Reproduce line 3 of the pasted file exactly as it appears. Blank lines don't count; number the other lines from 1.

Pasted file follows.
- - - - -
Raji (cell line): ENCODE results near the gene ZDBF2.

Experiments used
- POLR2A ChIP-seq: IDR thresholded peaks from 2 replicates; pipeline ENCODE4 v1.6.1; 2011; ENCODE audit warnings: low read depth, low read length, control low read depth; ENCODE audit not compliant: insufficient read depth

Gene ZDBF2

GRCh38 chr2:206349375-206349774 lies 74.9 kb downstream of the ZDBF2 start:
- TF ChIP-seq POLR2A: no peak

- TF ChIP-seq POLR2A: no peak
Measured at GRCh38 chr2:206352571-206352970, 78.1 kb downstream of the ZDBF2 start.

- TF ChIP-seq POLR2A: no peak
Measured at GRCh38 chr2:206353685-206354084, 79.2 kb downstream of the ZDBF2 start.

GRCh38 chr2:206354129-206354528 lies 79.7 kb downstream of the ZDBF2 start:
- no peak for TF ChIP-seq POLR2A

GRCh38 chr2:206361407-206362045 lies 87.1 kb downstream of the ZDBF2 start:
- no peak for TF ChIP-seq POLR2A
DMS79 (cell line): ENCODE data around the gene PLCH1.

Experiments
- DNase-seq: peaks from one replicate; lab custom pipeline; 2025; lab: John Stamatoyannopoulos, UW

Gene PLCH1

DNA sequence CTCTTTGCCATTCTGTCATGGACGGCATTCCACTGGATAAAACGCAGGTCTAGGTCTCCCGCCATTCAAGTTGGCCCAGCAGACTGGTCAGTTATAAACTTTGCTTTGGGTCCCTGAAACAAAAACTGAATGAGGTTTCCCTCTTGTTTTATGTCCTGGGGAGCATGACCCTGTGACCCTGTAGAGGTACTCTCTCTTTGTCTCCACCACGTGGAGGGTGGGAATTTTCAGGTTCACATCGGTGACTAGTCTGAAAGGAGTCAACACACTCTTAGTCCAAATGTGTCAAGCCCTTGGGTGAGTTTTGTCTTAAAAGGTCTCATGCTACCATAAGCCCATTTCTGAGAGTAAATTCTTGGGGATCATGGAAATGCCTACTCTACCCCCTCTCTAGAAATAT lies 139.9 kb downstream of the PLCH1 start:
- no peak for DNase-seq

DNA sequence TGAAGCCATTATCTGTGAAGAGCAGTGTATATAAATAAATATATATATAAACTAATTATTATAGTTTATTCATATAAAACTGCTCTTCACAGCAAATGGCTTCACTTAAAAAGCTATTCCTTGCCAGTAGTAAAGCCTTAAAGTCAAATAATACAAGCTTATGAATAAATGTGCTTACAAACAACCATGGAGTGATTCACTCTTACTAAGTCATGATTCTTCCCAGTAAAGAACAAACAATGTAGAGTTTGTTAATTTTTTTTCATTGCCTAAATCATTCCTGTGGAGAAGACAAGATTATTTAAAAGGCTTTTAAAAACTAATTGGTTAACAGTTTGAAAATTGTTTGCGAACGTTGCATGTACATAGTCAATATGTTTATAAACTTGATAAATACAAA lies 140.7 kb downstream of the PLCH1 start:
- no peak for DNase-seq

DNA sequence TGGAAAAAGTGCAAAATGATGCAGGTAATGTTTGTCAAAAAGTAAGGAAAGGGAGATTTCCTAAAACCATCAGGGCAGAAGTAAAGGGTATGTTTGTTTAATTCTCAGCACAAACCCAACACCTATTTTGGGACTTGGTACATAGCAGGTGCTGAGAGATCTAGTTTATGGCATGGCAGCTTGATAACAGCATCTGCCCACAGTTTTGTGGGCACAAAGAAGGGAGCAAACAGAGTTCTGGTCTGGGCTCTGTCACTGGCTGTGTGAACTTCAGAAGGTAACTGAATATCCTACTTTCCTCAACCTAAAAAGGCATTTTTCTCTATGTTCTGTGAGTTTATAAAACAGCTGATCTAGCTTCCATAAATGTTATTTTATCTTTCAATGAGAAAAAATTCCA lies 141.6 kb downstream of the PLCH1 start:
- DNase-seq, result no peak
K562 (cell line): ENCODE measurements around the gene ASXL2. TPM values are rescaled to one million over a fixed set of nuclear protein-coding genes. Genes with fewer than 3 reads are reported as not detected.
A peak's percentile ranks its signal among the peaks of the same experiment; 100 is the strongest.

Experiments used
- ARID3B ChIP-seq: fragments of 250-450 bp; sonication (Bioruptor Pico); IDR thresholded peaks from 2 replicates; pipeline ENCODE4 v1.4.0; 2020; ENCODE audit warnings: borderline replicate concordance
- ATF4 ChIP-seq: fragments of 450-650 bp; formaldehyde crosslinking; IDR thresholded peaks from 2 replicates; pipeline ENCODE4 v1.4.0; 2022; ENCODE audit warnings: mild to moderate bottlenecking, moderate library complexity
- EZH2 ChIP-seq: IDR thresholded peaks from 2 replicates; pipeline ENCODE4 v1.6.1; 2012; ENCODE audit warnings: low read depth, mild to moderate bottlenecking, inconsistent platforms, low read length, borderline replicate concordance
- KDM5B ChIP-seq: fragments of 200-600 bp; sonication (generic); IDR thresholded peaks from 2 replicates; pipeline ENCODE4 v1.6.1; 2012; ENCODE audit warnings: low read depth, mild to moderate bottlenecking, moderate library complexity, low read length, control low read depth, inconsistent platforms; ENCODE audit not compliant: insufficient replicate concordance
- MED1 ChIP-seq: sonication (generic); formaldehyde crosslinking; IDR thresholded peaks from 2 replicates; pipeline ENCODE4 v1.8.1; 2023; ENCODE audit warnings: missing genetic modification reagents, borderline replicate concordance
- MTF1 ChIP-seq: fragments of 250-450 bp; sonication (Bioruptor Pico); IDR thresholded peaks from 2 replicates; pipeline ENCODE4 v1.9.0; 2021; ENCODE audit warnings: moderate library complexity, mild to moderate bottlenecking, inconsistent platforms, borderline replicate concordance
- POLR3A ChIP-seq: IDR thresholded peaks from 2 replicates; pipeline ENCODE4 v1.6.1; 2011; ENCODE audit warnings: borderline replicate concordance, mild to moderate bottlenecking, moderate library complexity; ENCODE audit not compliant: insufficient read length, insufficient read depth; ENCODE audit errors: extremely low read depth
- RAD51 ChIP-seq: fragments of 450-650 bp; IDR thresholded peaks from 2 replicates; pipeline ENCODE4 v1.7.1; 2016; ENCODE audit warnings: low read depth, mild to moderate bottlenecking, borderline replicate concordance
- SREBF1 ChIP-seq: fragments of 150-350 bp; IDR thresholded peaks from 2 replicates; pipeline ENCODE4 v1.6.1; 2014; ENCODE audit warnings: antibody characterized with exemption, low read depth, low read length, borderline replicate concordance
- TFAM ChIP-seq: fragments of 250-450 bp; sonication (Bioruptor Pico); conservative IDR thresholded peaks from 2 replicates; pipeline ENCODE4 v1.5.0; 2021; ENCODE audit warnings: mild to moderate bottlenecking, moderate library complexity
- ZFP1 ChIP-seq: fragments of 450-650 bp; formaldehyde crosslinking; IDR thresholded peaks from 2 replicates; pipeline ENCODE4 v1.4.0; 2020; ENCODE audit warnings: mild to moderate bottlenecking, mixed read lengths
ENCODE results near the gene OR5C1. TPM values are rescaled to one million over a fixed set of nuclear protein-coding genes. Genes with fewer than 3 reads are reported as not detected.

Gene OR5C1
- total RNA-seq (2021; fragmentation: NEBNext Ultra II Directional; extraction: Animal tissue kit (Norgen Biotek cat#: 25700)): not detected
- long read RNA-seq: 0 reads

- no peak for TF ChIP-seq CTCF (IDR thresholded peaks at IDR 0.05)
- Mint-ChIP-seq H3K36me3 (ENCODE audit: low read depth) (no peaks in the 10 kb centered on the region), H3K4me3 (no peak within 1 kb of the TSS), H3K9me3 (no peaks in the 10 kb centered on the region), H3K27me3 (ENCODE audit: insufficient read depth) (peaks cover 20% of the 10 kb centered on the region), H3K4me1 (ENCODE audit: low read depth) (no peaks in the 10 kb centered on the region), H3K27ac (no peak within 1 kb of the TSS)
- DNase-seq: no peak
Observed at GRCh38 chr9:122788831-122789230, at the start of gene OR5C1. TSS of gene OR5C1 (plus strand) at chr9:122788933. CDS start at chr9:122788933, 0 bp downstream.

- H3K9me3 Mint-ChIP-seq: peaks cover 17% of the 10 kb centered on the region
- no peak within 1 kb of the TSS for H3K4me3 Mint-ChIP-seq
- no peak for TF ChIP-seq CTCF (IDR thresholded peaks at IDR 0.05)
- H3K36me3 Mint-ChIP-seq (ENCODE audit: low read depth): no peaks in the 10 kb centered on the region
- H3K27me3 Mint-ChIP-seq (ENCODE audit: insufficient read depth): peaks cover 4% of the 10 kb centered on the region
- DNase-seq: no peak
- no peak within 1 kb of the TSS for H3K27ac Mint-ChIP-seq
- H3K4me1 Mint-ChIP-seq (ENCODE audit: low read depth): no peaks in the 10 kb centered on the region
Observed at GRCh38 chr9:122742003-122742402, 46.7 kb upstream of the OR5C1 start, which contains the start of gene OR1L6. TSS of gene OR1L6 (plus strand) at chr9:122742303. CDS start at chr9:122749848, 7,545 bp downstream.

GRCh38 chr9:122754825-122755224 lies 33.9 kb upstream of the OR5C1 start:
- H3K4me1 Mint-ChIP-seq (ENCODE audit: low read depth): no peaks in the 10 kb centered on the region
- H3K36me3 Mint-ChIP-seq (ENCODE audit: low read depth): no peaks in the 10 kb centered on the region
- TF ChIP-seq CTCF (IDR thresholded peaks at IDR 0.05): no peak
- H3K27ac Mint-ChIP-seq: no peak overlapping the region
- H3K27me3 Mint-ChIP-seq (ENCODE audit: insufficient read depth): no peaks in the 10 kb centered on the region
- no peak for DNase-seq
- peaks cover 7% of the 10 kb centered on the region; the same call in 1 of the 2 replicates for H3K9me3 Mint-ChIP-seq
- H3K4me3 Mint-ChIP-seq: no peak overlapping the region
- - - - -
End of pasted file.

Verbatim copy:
- POLR2A ChIP-seq: IDR thresholded peaks from 2 replicates; pipeline ENCODE4 v1.6.1; 2011; ENCODE audit warnings: low read depth, low read length, control low read depth; ENCODE audit not compliant: insufficient read depth